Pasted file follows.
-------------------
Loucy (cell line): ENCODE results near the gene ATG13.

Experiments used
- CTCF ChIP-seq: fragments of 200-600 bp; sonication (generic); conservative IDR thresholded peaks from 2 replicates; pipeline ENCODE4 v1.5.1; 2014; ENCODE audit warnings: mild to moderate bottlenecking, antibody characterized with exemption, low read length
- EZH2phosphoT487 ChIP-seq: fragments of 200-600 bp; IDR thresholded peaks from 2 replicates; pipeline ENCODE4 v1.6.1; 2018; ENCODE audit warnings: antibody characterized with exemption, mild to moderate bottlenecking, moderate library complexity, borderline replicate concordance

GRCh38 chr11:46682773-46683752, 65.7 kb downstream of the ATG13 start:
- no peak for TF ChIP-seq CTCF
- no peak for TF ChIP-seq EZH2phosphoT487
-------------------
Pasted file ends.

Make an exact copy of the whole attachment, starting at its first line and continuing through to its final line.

Loucy (cell line): ENCODE results near the gene ATG13.

Experiments used
- CTCF ChIP-seq: fragments of 200-600 bp; sonication (generic); conservative IDR thresholded peaks from 2 replicates; pipeline ENCODE4 v1.5.1; 2014; ENCODE audit warnings: mild to moderate bottlenecking, antibody characterized with exemption, low read length
- EZH2phosphoT487 ChIP-seq: fragments of 200-600 bp; IDR thresholded peaks from 2 replicates; pipeline ENCODE4 v1.6.1; 2018; ENCODE audit warnings: antibody characterized with exemption, mild to moderate bottlenecking, moderate library complexity, borderline replicate concordance

GRCh38 chr11:46682773-46683752, 65.7 kb downstream of the ATG13 start:
- no peak for TF ChIP-seq CTCF
- no peak for TF ChIP-seq EZH2phosphoT487